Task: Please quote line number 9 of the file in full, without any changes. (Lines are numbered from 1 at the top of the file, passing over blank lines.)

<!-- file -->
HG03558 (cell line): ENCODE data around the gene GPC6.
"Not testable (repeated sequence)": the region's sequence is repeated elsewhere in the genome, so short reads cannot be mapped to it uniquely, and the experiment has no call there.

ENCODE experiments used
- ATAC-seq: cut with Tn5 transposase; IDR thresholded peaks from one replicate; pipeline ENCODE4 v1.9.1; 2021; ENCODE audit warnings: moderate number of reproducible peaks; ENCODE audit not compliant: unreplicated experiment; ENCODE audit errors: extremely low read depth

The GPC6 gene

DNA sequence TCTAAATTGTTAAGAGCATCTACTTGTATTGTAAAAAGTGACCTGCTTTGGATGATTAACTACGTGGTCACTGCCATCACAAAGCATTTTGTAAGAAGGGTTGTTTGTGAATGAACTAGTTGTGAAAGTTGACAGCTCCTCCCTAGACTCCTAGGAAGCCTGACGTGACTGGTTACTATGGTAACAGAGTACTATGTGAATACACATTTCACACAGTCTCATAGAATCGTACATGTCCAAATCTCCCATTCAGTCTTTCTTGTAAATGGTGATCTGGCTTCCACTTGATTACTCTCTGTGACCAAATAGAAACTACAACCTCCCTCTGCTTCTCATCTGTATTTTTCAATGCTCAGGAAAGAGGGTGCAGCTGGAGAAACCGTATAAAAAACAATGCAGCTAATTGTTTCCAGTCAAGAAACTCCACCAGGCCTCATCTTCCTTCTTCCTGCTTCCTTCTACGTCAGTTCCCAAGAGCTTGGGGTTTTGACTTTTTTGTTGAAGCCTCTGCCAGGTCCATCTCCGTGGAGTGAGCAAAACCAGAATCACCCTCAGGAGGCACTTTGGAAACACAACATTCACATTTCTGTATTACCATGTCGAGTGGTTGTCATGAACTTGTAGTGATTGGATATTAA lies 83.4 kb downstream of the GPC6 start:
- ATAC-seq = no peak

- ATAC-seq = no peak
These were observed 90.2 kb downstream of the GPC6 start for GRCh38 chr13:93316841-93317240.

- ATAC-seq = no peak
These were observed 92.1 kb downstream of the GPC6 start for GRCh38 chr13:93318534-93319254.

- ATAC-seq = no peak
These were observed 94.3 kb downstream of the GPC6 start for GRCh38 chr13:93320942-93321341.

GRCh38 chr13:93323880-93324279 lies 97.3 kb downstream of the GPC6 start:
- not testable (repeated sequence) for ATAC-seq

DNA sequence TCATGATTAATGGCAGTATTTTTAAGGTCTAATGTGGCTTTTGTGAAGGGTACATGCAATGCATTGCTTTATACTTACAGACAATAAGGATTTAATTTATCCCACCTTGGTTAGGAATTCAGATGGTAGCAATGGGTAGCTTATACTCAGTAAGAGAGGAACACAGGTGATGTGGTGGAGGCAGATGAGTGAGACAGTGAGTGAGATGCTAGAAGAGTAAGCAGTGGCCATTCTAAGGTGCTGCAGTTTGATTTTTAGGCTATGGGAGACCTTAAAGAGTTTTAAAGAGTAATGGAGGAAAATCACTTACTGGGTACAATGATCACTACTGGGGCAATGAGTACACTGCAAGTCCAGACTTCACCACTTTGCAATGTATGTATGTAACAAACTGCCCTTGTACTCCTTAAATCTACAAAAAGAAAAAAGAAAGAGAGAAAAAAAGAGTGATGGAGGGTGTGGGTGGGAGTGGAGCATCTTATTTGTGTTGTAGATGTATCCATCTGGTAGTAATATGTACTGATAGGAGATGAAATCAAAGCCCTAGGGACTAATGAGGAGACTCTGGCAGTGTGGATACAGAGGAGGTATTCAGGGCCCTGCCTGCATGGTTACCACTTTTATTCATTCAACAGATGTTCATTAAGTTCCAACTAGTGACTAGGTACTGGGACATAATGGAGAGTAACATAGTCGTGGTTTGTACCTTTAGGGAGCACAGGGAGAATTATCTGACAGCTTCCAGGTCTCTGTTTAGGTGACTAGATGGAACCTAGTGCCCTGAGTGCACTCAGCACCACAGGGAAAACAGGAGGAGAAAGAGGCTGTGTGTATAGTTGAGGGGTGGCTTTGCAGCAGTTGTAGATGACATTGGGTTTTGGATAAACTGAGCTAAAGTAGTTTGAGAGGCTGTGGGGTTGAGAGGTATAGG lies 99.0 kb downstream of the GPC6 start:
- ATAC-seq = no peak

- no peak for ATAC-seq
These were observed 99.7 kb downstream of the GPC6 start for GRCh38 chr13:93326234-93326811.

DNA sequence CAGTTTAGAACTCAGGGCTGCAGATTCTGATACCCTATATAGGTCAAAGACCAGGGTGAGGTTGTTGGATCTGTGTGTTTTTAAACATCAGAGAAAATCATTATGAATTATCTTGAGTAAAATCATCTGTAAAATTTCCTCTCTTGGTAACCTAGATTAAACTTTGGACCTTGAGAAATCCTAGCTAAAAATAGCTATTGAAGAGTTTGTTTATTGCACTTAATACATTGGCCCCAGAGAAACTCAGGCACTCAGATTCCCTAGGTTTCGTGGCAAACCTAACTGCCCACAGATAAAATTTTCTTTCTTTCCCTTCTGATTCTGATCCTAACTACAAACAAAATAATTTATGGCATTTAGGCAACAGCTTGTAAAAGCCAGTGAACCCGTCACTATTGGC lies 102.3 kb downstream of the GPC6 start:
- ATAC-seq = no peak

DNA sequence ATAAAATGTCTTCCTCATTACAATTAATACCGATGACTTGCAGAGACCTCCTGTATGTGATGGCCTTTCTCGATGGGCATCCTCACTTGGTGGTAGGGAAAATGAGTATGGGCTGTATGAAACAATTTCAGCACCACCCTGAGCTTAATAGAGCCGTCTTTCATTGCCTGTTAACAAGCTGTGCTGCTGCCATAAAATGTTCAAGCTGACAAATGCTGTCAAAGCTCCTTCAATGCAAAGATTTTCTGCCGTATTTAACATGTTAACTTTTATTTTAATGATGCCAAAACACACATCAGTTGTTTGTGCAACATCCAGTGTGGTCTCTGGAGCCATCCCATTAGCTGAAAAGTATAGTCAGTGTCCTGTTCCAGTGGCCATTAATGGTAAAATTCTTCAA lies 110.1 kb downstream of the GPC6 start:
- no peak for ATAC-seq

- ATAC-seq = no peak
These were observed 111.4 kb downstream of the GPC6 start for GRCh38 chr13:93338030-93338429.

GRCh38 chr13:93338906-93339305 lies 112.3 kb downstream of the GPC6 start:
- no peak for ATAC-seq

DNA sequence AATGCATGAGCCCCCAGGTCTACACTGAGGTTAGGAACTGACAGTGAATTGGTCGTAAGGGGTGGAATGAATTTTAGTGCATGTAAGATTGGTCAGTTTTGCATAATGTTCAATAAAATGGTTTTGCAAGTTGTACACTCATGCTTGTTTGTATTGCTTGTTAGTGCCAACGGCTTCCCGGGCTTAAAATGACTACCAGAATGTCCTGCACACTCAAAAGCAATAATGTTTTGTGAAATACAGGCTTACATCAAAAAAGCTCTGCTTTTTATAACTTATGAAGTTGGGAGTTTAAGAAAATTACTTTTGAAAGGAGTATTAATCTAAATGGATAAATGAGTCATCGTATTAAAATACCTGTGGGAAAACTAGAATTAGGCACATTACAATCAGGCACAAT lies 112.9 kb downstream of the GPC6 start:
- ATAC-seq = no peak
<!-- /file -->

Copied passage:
These were observed 90.2 kb downstream of the GPC6 start for GRCh38 chr13:93316841-93317240.